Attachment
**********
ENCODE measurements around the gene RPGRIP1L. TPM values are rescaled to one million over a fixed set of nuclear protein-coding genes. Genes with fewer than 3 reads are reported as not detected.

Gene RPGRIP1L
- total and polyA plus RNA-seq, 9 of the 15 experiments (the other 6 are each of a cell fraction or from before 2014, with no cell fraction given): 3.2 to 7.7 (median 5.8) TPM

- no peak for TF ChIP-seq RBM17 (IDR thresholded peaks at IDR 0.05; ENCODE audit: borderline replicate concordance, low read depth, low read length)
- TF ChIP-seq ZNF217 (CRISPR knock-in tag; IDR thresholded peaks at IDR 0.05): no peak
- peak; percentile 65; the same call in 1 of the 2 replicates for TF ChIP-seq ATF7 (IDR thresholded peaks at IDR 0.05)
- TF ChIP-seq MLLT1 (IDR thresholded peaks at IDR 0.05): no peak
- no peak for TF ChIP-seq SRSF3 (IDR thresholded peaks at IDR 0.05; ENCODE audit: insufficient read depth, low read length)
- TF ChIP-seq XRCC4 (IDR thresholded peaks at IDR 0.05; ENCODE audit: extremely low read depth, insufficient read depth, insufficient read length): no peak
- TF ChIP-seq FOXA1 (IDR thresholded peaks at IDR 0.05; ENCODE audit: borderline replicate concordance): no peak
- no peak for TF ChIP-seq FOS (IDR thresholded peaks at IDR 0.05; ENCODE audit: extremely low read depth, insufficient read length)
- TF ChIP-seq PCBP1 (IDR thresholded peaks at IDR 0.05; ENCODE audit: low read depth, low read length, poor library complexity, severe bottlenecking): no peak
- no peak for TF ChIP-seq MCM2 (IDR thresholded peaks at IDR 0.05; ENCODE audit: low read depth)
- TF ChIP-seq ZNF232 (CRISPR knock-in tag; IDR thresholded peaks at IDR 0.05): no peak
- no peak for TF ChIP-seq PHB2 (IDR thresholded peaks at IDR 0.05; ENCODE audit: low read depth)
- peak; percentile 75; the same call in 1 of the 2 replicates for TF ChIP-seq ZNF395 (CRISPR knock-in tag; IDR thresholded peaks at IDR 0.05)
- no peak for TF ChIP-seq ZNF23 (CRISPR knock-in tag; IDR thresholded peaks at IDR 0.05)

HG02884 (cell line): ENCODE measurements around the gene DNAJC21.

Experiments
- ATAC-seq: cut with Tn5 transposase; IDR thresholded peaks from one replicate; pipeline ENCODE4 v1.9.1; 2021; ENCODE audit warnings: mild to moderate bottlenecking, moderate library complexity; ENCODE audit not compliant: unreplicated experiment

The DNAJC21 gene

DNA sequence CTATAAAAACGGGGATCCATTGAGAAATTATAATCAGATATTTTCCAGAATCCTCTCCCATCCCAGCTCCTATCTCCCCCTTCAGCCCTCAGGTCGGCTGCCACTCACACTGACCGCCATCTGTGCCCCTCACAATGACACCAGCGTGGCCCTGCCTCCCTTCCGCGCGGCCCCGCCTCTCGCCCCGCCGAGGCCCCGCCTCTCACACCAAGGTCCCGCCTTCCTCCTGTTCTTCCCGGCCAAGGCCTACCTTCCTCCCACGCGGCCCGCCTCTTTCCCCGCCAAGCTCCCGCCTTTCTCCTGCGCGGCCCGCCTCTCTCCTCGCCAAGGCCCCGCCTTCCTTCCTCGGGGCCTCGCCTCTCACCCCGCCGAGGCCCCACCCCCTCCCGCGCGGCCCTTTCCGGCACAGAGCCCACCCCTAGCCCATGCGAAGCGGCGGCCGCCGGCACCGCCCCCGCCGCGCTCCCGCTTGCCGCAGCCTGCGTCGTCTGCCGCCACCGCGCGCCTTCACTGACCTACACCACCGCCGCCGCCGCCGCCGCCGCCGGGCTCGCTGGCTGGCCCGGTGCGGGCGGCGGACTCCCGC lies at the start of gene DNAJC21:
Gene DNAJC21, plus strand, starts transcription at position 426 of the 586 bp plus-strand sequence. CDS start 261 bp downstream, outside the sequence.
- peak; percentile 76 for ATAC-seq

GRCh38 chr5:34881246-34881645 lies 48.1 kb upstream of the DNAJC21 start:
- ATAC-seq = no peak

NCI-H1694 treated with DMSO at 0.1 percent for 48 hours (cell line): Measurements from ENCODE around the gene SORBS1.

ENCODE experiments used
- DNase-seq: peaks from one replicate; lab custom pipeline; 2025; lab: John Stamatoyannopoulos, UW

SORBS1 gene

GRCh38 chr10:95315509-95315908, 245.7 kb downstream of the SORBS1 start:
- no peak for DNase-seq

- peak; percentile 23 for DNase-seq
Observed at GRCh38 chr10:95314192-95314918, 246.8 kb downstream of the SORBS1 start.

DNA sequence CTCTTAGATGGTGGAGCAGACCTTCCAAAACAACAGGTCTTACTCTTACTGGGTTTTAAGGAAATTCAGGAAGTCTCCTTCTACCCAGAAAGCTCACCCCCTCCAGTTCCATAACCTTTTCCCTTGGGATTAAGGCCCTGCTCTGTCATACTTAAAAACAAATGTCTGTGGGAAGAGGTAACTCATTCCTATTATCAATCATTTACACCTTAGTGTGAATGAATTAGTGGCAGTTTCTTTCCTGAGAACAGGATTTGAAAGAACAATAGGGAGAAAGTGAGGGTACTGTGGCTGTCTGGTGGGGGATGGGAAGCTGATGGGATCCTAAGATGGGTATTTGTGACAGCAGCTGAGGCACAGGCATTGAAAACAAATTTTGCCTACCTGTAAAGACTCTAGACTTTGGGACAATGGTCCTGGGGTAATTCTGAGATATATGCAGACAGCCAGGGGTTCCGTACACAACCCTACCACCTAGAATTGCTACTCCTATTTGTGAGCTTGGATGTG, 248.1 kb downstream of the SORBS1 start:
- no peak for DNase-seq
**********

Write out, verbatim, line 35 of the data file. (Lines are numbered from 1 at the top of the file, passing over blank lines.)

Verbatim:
DNA sequence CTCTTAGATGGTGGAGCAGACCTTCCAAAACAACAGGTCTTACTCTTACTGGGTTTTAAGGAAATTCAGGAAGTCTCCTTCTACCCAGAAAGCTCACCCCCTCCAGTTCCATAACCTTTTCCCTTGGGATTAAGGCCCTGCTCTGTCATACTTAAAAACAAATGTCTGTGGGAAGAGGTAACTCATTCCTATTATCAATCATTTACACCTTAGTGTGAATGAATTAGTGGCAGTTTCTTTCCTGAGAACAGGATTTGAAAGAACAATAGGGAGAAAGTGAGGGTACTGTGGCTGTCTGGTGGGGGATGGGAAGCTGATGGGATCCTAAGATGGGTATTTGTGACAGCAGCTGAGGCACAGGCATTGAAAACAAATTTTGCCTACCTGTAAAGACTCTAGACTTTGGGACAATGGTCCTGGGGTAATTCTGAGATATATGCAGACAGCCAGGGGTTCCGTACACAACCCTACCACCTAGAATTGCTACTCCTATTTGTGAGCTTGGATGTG, 248.1 kb downstream of the SORBS1 start: